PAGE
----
American democracy is under threat. How do we protect it?


American democracy is under threat. How do we protect it?


Africa in the news: Kenya and Uganda discuss oil pipeline route, Nigeria’s Central Bank raises interest rate, and South Africa’s Zuma faces Gupta probe


Proposed change in East African pipeline route is crux of Kenya and Uganda discussions


Issues surrounding the route of an East African oil pipeline remain unresolved despite Monday’s meeting between the Kenyan and Ugandan heads of state.

After the discovery of nearly 1.7 billion barrels of recoverable oil reserves in Uganda’s Lake Albert Basin nine years ago, Uganda signed a deal in February 2014 with three international oil firms—France’s Total SA, the UK’s Tullow, and China’s CNOOC—to build an oil refinery and a pipeline for exporting the oil via port on the Indian Ocean. Last year, Kenya and Uganda agreed upon broader plans for the pipeline’s route, proposing to direct the conduit through Kenya’s Lake Turkana oilfields and ultimately to a port in Lamu, Kenya. The port in Lamu is currently under construction and comprises part of the $26 billion Lamu Port Southern Sudan-Ethiopia Transport (LAPSSET) project—a trade corridor intended to be operational in 2018 when Uganda intends to begin exporting oil.

More recently, however, Uganda has called to reroute the pipeline through Tanzania’s port of Tanga, stating that research performed by the international oil companies shows that the Tanzanian route is cheaper: Only $4 billion compared to $4.5 billion for the Kenyan route. The studies also suggest that the construction of a pipeline through Kenya would likely encounter delays due to tricky land compensation battles as well as security issues from attacks by al-Shabaab. Tanzanian President John Magufuli has enthusiastically and publically supported Uganda’s new proposition to route the pipeline through Tanzania. While this week’s meeting between the Kenya’s President Uhuru Kenyatta and Uganda’s President Yoweri Museveni was meant to bring some clarity to the final pipeline route, the two leaders agreed defer the decision and reconvene in two weeks so that their officials could have a chance to “harmonize” their views.


Central Bank of Nigeria increases benchmark interest rate


On Tuesday, Nigeria’s central bank increased its benchmark lending rate to 12 percent from 11 percent. The rate hike comes just four months after the bank reduced the rate by 2 percent in an attempt to help boost its ailing economy. In light of this week’s rate increase, some analysts claim that the November reduction was premature. Others argue that the central bank’s latest decision reflects a shift in focus from promoting economic growth to managing inflation, which has spiked to 11.4 percent—its highest rate in over three years. The central bank hopes that by establishing a higher interest rate it will reduce the amount of cash available to consumers, thus potentially reigning in inflation.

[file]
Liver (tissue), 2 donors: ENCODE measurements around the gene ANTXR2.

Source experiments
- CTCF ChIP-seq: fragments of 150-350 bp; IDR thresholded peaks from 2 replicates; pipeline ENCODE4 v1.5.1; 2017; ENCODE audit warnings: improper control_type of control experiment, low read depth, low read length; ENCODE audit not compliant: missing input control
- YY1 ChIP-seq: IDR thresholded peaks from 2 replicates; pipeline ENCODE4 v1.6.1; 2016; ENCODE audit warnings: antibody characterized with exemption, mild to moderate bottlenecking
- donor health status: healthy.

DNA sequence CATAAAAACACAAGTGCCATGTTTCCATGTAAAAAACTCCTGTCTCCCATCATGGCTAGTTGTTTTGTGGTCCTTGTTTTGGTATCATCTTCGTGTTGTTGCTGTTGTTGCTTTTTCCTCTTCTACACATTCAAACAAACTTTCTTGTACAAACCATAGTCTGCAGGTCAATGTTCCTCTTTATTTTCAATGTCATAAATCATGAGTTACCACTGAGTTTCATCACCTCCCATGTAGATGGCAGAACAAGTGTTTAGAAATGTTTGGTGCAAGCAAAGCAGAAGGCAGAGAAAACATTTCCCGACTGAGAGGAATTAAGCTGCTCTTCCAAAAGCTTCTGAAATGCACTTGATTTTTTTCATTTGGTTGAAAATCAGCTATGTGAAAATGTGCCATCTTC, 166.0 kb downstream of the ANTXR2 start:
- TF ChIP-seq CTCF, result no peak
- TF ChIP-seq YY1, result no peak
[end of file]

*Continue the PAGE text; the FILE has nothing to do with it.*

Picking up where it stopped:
In other Nigeria news, the House of Representatives and the Senate passed the 2016 budget  on Wednesday after months of political quarreling. Amid falling oil prices and declining oil revenues (which make up two-thirds of government funding), the budget proposed by President Muhammadu Buhari in December was reduced slightly from N6.08 trillion ($30.6 billion to N6.06 trillion ($30.5 billion) in its final form. Despite the amendment to reduce the budget, some experts still argue that the budget is too high and that financing government spending and managing the $15 billion deficit will be a major task for Buhari’s administration.


President Jacob Zuma’s relationship with Gupta family is to be examined by South Africa’s graft ombudsman


On Tuesday, South Africa’s Public Protector Thuli Madonsela announced plans to look into whether Zuma’s relationship with the wealthy and influential Gupta family might have breached the Executive Members Act. While Zuma has vehemently denied the accusations and the ruling African National Congress (ANC) Secretary-General Gwede Mantashe has noted that the party has thrown its “full confidence” behind the president, at the same time the party has also pledged its own investigation. Mmusi Maimane, the leader of the main opposition party, the Democratic Alliance, has called for Zuma to resign or be sacked.

These investigations come a week after Deputy Finance Minister Mcebesi Jonas announced that, in December, the Gupta family offered him the post of finance minister while the position was still occupied by Nhlanhla Nene. Another ANC politician, Vytjie Mentor, has since reported that she had similarly been offered the position of minister of public enterprises in 2010. These incidents are not the first time the Guptas, who have a business relationship with Zuma’s son, have been accused of receiving special and inappropriate privileges from the government: For example, in 2013, 200 guests of the Guptas’ were allowed to land at a military air base for a wedding on a privately chartered jet.

These allegations come at a time of economic challenges for the country. After the abrupt dismissal of Nene in December followed by the four-day tenure of a little-known policymaker (both moves that sent South African markets reeling), former and now-current Finance Minister Pravin Gordhan faces nervous investors and a declining rand. At the same time, South Africa also faces a potential downgrading of its credit to junk—a fear and possibility heightened by this political commotion.